Having a heightened reaction to sensory stimuli is a feature of several conditions that don’t seem to have much in common, but which have become the focus of a great deal of scientific curiosity. These conditions – one might even call them personality traits – include:

  • synesthesia (overlapping senses, such as tasting a sound or hearing a color)
  • autism (a seeming lack of ability to empathize, which occurs on a spectrum from less pronounced to severe)
  • savantism (having an extraordinary mental ability that coexists with significant mental and social deficits)
  • prodigiousness (displaying a talent in an otherwise unfettered personality that is so advanced it’s almost uncanny).

High sensitivity is not just an intriguing characteristic in its own right but a vital clue to what may be happening in different conditions that continue to perplex the more they are studied. I first noticed the overlap of environmental sensitivity with various health conditions (e.g., allergies, migraine, chronic pain) about 15 years ago, when I was conducting a study into people’s reports of anomalous perceptions, such as seeing apparitions, sensing energy around people, etc. I was not familiar, at that time, with synesthesia, nor had I thought that autism might be connected with sensitivity at all. But the results of my inquiry – gathered from the reports of the original 62 survey participants – indicated that environmental and emotional sensitivity might be a salient feature of a number of intriguing health conditions and personality traits.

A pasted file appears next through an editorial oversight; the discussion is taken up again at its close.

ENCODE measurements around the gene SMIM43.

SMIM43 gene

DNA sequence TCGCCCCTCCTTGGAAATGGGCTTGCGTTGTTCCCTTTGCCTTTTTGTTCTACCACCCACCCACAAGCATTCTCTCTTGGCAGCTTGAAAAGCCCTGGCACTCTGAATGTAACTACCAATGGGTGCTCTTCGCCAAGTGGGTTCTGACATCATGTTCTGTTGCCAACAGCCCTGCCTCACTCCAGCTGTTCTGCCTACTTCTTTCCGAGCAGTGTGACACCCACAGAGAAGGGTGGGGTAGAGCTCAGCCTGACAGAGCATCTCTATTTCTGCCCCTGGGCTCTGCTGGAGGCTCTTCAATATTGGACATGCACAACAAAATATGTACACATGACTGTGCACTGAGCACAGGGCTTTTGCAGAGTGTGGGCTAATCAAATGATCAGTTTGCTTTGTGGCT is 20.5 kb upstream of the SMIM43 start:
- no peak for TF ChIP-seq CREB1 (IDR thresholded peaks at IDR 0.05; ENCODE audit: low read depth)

The more evidence arrives from independent scientific research, the stronger my suspicion that these disparate conditions have a common heritage in the brain and in the body. It is entirely possible that what happens to a developing fetus – based on what the influence is and when it happens – plants the seeds for these different personality predilections. The fact that environmental sensitivity is a noteworthy feature of all these conditions, however, leads me to believe that the genesis is the same. Being highly sensitive could be an illuminator, in other words, of the path we all take to becoming individuals.

Consider that our genes and our environment intertwine, beginning in the womb, to shape who we’ll become. If the convergence is smooth, a person will not ultimately demonstrate high sensitivity. But, if there are major bumps in the road – if the mother is affected by illness, by accident, by deprivation, by trauma – then a penchant for overreacting to sensory stimuli (or the related tendency to ‘lose oneself’ in sensory induced reverie) will ultimately result. Being highly sensitive in an echo, so to speak, of that process.

The more we look into pronounced sensitivity, the more we can learn about the forces that sculpt us into unique human beings. That uniqueness is especially evident in synesthesia, autism, savantism, and prodigiousness, all of which (and more) I’ll explore in successive blog posts. Interestingly enough, the trail leads into spiritual terrain and the ultimate questions of how we got here and why. The road is long and a bit winding; we begin with a foray into synesthesia.

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